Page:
When Hank Paulson left his gilded position as chief executive of Goldman Sachs in 2006 to answer the persistent call of public service, his first act in Washington as Treasury Secretary was to try to reform America's fragmented and frustrating system of financial regulation.
There is no mystery as to why this was his priority. You couldn't find a banker anywhere who thought the US had a regulatory structure befitting a modern nation, let alone a financial superpower, and finally a Wall Street man was going to get a chance to sweep away the maddening patchwork of overlapping and competing agencies and build instead a simpler, more efficient system. How naive the ambition seems now.
Four years and five months after Mr Paulson unveiled his bold proposals, and four years, four months and 30 days after they died under criticism from every entrenched interest in every existing regulator, financial firms operating in the US have to deal with just as many regulatory and enforcement agencies. These include some brand new ones whose actions are as unpredictable and dangerous as drunks wielding firearms. Just ask Peter Sands of Standard Chartered. The structure of US regulation has been raised anew by the debacle over Standard Chartered's infractions of US sanctions on Iran, over which the bank had been in settlement talks with at least four separate regulators and criminal investigators. One of them, the New York state department of financial services, suddenly broke from the pack and threatened to withdraw the bank's licence in order to extract a higher-than-anticipated monetary penalty. Sir Mervyn King, mild-mannered governor of the Bank of England, was moved to say "all that the UK authorities would ask is that the various regulatory bodies that are investigating a particular case try to work together and refrain from making too many public statements".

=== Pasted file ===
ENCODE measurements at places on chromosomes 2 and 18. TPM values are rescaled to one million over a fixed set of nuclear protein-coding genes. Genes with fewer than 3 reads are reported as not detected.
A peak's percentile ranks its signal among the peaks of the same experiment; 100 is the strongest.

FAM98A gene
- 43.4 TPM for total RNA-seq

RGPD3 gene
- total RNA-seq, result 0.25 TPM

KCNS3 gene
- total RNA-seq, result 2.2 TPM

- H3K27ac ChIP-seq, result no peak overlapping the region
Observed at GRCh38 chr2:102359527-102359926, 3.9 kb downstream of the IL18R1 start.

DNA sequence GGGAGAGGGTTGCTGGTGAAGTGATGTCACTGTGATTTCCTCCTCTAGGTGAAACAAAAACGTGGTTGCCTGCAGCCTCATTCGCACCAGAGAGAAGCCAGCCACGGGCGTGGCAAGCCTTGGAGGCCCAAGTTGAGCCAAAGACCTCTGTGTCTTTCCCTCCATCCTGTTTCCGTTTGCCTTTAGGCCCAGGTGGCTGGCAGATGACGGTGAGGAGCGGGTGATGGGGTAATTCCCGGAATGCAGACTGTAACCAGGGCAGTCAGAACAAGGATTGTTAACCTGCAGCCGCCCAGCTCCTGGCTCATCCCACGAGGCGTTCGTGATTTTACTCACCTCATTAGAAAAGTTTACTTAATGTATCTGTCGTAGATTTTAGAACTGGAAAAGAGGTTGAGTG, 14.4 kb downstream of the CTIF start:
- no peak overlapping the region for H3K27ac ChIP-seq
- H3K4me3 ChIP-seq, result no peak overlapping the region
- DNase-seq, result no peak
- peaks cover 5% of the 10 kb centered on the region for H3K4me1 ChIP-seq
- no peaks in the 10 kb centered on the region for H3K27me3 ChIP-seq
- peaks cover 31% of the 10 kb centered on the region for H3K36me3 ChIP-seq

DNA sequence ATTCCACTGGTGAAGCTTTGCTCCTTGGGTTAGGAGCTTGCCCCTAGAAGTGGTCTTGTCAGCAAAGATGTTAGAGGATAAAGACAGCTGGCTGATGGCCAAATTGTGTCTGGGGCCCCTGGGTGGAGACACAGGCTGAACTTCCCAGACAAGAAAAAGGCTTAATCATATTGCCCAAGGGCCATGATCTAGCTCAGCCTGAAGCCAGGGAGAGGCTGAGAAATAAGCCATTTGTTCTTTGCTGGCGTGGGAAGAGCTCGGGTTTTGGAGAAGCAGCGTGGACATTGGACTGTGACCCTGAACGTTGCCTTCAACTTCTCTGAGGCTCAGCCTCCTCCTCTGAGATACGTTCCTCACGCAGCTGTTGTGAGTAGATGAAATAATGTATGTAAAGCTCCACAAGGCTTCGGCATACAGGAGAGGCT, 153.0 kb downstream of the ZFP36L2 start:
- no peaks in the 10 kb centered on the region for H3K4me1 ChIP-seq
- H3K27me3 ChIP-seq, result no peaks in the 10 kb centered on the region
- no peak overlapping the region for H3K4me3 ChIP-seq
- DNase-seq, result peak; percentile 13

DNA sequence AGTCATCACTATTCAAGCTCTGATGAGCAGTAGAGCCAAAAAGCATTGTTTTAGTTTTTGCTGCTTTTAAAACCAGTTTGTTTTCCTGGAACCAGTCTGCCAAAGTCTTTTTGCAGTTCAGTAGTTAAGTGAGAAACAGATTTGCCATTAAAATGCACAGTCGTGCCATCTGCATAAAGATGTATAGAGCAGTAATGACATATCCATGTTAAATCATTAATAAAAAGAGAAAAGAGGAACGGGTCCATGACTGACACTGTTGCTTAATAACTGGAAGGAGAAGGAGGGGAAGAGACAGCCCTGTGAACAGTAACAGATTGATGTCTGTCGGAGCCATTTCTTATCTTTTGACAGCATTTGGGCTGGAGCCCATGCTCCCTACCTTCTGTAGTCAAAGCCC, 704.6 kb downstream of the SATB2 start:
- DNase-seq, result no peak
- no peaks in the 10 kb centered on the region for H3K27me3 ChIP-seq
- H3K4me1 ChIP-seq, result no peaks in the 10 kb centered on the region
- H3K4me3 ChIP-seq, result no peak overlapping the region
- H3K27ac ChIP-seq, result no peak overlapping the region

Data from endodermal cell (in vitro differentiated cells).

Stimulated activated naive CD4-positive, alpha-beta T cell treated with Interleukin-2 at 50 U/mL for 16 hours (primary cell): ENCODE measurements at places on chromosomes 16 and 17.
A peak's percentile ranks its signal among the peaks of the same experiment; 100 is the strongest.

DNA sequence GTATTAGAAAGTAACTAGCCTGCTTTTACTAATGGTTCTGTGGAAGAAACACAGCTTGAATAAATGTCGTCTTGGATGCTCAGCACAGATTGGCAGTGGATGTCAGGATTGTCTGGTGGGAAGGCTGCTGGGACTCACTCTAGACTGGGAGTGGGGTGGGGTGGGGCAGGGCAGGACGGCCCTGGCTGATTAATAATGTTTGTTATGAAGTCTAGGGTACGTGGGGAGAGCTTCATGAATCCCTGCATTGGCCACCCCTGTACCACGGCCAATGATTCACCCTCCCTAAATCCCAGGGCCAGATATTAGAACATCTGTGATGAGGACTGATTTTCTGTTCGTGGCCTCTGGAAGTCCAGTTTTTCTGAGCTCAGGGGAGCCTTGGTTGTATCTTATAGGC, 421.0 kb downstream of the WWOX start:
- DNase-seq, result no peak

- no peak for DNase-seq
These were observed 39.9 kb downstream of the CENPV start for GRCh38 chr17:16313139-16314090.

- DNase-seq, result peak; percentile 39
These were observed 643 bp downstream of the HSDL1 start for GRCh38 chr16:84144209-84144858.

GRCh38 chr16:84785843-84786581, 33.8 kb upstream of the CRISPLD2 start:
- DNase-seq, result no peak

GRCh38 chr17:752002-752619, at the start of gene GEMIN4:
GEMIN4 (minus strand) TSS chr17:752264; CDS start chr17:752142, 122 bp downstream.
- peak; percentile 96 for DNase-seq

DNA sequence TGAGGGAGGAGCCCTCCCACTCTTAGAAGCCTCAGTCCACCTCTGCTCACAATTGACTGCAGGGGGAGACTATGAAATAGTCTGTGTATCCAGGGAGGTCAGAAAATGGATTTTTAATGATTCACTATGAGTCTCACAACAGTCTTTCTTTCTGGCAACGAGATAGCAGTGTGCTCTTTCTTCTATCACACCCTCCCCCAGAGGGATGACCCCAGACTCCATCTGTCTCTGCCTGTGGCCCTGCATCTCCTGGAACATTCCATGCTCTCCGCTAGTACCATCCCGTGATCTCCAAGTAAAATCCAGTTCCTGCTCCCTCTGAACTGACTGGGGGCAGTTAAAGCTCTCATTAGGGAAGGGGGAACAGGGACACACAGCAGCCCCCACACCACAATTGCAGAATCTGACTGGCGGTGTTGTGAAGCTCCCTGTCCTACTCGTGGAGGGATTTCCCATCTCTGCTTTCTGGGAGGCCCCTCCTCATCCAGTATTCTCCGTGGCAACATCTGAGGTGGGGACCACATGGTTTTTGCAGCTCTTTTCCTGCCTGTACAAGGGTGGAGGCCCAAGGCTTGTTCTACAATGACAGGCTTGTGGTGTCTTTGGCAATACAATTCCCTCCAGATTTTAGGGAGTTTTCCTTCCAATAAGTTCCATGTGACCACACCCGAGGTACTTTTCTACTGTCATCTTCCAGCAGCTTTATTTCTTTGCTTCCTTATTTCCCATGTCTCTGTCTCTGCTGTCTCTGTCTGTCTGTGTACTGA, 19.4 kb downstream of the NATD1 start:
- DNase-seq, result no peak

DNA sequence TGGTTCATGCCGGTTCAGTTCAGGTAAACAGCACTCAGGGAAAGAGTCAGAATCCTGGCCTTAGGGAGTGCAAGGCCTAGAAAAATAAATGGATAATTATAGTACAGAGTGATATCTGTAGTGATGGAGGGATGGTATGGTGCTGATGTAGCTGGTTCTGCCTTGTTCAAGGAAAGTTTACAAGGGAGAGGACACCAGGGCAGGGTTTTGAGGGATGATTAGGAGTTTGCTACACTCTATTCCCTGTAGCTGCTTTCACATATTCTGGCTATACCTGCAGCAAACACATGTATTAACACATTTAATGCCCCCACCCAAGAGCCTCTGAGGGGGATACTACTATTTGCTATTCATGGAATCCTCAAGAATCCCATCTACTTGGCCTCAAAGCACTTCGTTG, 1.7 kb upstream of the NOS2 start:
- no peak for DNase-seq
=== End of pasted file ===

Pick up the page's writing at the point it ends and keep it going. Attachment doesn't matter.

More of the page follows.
Sir Mervyn was only echoing Mr Paulson, who launched his blueprint for reform with a complaint about a "balkanised" system that splits regulation of securities (by the Securities and Exchange Commission, led by Mary Schapiro) from regulation of derivatives (by Gary Gensler's Commodity Futures Trading Commission) despite the interconnectedness of these products. It also pits federal versus local regulatory agencies, where "in some cases there is a cooperative arrangement between federal and state officials, while in other cases tensions remain as to the level of state authority".
Both men's comments are echoed by executives of the regulated banks. Jamie Dimon, boss at JPMorgan Chase, as long ago as 2009 was opining in a newspaper editorial: "We should avoid the temptation to have multiple regulators just for the sake of having them. Three or four different regulators all looking at (and fighting over) the same issue is not a wise use of taxpayer money. Companies can't operate that way. Neither should the government." But this is the US, a federalised country.